He was the boyfriend of Courtney Love before Kurt Cobain. He was also a guitarist and co-founder of Hole, with Courtney, and continued to play with her until Hole’s breakup in 2002. He survived Cobain’s life and Courtney’s (ongoing life) and now, almost 20 years after Cobain’s death, Eric Erlandson has released a book of explosive text centered on the suicide of Cobain and the lives of those around him. His words, in 52 prose poems or “letters to Kurt” are not a flood, but a tidal wave: a drowning, and a saving, and a drowning again. Erlandson seems engulfed by life and memory, a solitary figure in a chaotic incendiary landscape. Does he achieve purification in the end? Redemption? Now a practitioner of Nichiren Soshu Buddhism, with a gentle almost pacific demeanour,he said recently that he found writing the book, at the very least, “cathartic.” Influenced by the form of Letters to Yesenin, Jim Harrison’s letters to the suicided poet Sergei Yesenin, and a spiritual descendant of Baudelaire, Rimbaud and Walser, Letters to Kurt is a raw exploration of language and life in extremis.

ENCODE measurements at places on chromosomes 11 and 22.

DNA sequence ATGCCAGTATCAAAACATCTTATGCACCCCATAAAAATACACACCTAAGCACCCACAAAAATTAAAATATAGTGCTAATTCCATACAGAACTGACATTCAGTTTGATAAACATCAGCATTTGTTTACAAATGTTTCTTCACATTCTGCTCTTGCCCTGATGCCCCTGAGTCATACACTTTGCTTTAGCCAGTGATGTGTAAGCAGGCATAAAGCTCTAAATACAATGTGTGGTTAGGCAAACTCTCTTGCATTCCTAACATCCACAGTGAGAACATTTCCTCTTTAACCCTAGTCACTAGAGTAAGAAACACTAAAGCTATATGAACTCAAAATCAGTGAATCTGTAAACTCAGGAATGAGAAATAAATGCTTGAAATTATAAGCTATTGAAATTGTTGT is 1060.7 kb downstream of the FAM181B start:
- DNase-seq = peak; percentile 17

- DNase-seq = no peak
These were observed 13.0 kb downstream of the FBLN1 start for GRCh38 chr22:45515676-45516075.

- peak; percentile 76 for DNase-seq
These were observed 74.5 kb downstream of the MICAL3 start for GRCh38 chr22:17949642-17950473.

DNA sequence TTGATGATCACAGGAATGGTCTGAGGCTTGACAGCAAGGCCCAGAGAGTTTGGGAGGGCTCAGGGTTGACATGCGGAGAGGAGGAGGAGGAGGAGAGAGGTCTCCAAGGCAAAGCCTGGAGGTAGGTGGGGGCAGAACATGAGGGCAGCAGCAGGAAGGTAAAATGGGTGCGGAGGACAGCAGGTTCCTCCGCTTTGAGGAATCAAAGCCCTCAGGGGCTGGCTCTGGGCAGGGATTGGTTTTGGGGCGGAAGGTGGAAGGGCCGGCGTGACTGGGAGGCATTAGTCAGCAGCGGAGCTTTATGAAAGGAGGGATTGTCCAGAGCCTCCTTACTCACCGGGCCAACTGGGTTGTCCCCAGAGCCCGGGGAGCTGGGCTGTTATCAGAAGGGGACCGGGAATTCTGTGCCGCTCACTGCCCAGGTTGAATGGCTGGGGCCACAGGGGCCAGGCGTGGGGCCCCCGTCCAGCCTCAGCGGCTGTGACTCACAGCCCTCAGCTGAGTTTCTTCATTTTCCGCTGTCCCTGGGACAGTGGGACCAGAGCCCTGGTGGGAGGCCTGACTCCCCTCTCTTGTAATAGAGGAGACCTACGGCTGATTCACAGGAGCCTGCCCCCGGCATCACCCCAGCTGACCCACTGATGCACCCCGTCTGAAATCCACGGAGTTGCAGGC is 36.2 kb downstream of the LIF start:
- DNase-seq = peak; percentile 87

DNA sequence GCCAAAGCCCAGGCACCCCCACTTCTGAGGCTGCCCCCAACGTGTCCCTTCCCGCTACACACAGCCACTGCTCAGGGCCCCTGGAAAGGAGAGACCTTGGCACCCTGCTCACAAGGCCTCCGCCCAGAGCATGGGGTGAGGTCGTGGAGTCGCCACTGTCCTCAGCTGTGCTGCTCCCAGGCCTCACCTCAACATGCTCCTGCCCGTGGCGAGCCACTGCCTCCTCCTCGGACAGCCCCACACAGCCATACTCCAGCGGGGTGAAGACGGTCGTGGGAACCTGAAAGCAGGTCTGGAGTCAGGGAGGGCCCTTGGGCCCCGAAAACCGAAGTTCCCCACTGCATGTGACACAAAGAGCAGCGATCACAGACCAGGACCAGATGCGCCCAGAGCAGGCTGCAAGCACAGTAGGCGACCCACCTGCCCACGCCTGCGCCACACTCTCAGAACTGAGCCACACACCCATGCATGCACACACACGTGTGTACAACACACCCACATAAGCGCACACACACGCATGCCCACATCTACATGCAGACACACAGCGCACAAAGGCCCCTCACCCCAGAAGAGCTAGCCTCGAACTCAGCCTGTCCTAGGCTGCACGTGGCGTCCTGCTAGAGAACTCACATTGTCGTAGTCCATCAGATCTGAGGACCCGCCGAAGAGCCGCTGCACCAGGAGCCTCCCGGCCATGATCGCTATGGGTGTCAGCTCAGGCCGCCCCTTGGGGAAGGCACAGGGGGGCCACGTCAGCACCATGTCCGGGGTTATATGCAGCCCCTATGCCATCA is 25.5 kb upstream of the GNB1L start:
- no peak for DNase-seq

An example of style: The maple-glazed day you grew sulky. The custardy career of your play. A sprinkled simoniac of sin. Media blackhead holes. Your tried and true twist. The split gnomon in your head casting deep fried shadow… No time to feed the pigeons. Yea, yea, I know. I’m negative but reasonable.
An ending: “I wish our final parting could’ve been more inspiring. Not this plea bargain for payroll, with me as a cop escorting the accused you, reluctantly agreeing to turn yourself in. I saw you to the gate, an almost-dead legend limping onto another plane, your plan moving along like light. A double nod and you were gone. If I could do it again I would.
Coming soon, 5 Questions to Eric.